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  1. #1
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    Question Unanswered: Celko nested sets vs. linked tables

    Hi,

    I am trying to revamp our product database with a view to making it search-optmised and would like some guidance (or confirmation of method, if you will!!). We currently use a three table structure (Product, Brand, Cat(egory)) along the lines of :

    create table product
    (prod_id int not null,
    brand_id int not null,
    cat_id int not null,
    other stuff e.g. tech. specs, displayed text on web page, etc....
    )

    with corresponding brand_id and cat_id in the other tables. While this seems relationally sound I see it as being inefficient for searching, particularly after reading the theory behind nested sets.

    A new function I am building will enable users to drill down through the product list or runs searches against all or part of the db :

    e.g. all products from one category,
    all products fitting certain search criteria,
    products from several selected brands fitting certain criteria,
    and any combination of the above you can think of!

    The problem is, not all products have the same criteria list (in fact I would be surprised if any did) and may also be of more than one category (a digital camera with movie mode might easily fit into the digital camcorder search). I think I am correct in that a nested set would make the structure fit the requirement - things like criteria, displayable text, etc. could be nodes in their own right and each logical level might have its own criteria. For example, if a category is selected then certain text must be displayed and could list further categories or products. The next level down would then require its own displayable text - I am mainly thinking about SEO tags here. Also, I am not precious about retaining the current table structure and would like an open ended solution where I can add further data/functionality in a dynamic fashion, which nested sets seem to embody.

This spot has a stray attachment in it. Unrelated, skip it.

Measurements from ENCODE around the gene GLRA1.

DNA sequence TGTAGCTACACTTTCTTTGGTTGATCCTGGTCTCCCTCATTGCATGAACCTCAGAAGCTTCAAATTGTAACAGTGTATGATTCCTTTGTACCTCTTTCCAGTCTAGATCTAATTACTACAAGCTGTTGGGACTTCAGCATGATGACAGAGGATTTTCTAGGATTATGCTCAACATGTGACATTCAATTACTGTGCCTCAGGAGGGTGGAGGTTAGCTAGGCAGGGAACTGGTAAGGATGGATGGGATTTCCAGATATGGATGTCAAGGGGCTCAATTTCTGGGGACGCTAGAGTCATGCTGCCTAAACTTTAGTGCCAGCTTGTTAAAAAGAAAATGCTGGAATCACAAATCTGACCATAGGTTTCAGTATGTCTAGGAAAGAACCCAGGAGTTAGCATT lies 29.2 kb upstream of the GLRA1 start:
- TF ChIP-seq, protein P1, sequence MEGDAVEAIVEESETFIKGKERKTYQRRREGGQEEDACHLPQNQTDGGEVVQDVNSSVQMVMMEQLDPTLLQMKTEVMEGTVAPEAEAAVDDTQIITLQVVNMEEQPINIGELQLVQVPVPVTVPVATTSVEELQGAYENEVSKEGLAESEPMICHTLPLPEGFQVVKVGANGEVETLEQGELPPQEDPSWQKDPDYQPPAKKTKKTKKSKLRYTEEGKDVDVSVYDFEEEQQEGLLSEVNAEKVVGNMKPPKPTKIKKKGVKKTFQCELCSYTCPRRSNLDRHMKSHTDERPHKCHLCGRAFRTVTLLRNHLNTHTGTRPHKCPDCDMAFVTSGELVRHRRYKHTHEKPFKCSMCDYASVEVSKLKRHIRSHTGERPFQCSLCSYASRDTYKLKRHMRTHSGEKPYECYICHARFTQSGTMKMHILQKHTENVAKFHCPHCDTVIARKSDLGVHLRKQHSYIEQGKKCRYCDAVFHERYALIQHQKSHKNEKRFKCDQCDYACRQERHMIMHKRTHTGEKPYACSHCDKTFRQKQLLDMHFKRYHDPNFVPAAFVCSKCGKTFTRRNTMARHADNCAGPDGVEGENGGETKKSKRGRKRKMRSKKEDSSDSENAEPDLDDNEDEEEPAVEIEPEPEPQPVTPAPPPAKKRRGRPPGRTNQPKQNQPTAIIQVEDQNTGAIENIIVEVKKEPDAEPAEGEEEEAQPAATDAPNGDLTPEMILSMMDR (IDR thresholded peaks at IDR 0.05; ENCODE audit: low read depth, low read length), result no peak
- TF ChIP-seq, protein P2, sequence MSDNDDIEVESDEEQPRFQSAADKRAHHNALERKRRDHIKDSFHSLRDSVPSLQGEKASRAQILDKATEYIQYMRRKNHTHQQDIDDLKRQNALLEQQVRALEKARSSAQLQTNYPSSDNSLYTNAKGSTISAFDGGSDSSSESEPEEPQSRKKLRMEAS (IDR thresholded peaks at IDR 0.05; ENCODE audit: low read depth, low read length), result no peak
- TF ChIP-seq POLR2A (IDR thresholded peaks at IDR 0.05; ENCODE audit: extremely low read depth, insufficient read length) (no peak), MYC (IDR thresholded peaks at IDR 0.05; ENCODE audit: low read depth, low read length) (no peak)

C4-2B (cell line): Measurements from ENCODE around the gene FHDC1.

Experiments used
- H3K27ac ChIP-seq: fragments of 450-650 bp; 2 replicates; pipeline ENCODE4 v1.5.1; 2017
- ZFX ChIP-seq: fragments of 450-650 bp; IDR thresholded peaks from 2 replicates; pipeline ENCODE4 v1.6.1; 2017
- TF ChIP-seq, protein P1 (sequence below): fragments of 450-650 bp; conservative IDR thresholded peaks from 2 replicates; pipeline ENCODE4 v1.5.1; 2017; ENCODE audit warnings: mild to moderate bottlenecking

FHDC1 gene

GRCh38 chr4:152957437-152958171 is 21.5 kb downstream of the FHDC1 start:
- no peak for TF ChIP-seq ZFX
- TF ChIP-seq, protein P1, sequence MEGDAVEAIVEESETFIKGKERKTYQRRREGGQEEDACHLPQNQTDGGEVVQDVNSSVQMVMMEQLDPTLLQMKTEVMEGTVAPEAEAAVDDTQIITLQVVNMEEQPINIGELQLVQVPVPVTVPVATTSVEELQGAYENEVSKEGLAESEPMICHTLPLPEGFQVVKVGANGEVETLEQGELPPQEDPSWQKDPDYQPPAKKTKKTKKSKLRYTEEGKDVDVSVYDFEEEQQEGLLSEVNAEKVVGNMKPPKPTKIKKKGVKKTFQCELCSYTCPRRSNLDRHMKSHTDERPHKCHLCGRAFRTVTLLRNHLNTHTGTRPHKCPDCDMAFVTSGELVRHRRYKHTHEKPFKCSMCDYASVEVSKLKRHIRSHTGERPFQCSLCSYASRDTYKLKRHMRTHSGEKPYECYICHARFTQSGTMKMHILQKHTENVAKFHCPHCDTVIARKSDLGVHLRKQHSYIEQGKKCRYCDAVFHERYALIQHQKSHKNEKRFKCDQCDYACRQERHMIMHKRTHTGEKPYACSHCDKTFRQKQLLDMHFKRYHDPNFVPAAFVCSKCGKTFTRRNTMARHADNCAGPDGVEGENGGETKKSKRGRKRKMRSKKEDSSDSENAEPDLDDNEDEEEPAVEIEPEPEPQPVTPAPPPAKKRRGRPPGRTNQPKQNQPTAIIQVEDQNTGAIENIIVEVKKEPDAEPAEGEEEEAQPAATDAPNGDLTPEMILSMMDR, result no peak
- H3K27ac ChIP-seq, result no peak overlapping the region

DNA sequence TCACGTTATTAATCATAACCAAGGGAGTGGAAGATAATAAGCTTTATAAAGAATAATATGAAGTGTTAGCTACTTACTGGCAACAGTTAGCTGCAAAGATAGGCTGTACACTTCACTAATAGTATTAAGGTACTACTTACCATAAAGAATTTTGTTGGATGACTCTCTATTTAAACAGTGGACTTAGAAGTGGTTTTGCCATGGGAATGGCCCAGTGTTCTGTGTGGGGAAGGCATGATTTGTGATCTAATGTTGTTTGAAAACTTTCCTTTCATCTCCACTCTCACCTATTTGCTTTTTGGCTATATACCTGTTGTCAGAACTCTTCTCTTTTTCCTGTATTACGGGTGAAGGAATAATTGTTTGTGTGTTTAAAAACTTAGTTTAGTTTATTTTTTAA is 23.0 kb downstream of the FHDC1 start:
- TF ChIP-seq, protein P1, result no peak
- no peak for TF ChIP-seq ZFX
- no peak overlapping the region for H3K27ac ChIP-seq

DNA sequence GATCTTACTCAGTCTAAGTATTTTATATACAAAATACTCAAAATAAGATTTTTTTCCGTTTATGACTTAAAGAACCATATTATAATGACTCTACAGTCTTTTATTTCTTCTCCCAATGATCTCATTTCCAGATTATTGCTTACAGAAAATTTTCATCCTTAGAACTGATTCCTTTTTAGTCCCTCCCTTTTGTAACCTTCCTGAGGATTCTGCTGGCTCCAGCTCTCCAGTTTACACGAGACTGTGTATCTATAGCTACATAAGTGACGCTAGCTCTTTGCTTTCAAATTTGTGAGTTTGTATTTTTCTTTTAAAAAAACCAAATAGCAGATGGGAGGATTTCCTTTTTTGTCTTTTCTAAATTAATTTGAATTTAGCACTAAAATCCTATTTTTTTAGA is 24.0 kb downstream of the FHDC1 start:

Does this make sense to anybody coz I think I've confused myself even more!!

    Thanks in advance,

    G

  2. #2
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    ok....a collective ...huh?
    Brett
    8-)

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  3. #3
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    Re: Celko nested sets vs. linked tables

    Originally posted by hoyleg
    Does this make sense to anybody coz I think I've confused myself even more!!
    <voice type="curly">
    I'm tryna think but nothing happens!
    </voice>
    rudy.ca | @rudydotca
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  4. #4
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    Brett
    8-)

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    The physical order of data in a database has no meaning.